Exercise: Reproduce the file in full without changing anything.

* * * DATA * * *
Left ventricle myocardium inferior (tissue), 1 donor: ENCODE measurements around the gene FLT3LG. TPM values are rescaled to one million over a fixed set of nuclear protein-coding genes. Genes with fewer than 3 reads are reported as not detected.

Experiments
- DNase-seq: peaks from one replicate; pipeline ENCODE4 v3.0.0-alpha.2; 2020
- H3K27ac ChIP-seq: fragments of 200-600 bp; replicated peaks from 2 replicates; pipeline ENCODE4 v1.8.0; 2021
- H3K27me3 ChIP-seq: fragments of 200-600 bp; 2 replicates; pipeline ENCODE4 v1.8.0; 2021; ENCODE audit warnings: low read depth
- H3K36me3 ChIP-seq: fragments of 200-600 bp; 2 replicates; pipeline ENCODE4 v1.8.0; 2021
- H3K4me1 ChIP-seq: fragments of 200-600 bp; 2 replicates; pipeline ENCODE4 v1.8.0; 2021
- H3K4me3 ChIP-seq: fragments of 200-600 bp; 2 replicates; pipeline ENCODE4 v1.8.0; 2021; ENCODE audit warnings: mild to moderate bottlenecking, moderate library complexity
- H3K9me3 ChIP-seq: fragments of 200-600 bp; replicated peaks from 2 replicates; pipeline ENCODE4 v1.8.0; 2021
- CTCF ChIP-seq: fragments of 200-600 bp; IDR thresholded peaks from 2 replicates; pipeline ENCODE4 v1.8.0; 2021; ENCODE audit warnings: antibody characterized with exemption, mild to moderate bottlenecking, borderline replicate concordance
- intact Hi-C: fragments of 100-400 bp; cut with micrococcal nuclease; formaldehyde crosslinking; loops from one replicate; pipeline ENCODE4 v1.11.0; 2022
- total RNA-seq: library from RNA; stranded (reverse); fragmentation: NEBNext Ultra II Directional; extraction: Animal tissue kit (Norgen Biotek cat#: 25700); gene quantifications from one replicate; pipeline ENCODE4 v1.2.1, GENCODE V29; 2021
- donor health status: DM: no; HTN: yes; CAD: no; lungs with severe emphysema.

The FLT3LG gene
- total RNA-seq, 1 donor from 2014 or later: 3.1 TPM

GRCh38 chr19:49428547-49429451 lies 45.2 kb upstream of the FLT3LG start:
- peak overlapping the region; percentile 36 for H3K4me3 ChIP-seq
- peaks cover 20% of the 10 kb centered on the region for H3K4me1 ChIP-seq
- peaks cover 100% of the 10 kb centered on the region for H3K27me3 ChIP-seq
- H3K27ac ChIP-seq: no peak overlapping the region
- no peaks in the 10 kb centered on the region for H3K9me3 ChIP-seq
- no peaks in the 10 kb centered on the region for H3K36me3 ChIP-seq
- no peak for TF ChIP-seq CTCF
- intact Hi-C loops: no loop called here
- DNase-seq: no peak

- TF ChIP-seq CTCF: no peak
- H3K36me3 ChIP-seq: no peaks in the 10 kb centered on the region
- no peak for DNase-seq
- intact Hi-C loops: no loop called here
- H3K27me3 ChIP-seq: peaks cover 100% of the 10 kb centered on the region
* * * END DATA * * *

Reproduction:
Left ventricle myocardium inferior (tissue), 1 donor: ENCODE measurements around the gene FLT3LG. TPM values are rescaled to one million over a fixed set of nuclear protein-coding genes. Genes with fewer than 3 reads are reported as not detected.

Experiments
- DNase-seq: peaks from one replicate; pipeline ENCODE4 v3.0.0-alpha.2; 2020
- H3K27ac ChIP-seq: fragments of 200-600 bp; replicated peaks from 2 replicates; pipeline ENCODE4 v1.8.0; 2021
- H3K27me3 ChIP-seq: fragments of 200-600 bp; 2 replicates; pipeline ENCODE4 v1.8.0; 2021; ENCODE audit warnings: low read depth
- H3K36me3 ChIP-seq: fragments of 200-600 bp; 2 replicates; pipeline ENCODE4 v1.8.0; 2021
- H3K4me1 ChIP-seq: fragments of 200-600 bp; 2 replicates; pipeline ENCODE4 v1.8.0; 2021
- H3K4me3 ChIP-seq: fragments of 200-600 bp; 2 replicates; pipeline ENCODE4 v1.8.0; 2021; ENCODE audit warnings: mild to moderate bottlenecking, moderate library complexity
- H3K9me3 ChIP-seq: fragments of 200-600 bp; replicated peaks from 2 replicates; pipeline ENCODE4 v1.8.0; 2021
- CTCF ChIP-seq: fragments of 200-600 bp; IDR thresholded peaks from 2 replicates; pipeline ENCODE4 v1.8.0; 2021; ENCODE audit warnings: antibody characterized with exemption, mild to moderate bottlenecking, borderline replicate concordance
- intact Hi-C: fragments of 100-400 bp; cut with micrococcal nuclease; formaldehyde crosslinking; loops from one replicate; pipeline ENCODE4 v1.11.0; 2022
- total RNA-seq: library from RNA; stranded (reverse); fragmentation: NEBNext Ultra II Directional; extraction: Animal tissue kit (Norgen Biotek cat#: 25700); gene quantifications from one replicate; pipeline ENCODE4 v1.2.1, GENCODE V29; 2021
- donor health status: DM: no; HTN: yes; CAD: no; lungs with severe emphysema.

The FLT3LG gene
- total RNA-seq, 1 donor from 2014 or later: 3.1 TPM

GRCh38 chr19:49428547-49429451 lies 45.2 kb upstream of the FLT3LG start:
- peak overlapping the region; percentile 36 for H3K4me3 ChIP-seq
- peaks cover 20% of the 10 kb centered on the region for H3K4me1 ChIP-seq
- peaks cover 100% of the 10 kb centered on the region for H3K27me3 ChIP-seq
- H3K27ac ChIP-seq: no peak overlapping the region
- no peaks in the 10 kb centered on the region for H3K9me3 ChIP-seq
- no peaks in the 10 kb centered on the region for H3K36me3 ChIP-seq
- no peak for TF ChIP-seq CTCF
- intact Hi-C loops: no loop called here
- DNase-seq: no peak

- TF ChIP-seq CTCF: no peak
- H3K36me3 ChIP-seq: no peaks in the 10 kb centered on the region
- no peak for DNase-seq
- intact Hi-C loops: no loop called here
- H3K27me3 ChIP-seq: peaks cover 100% of the 10 kb centered on the region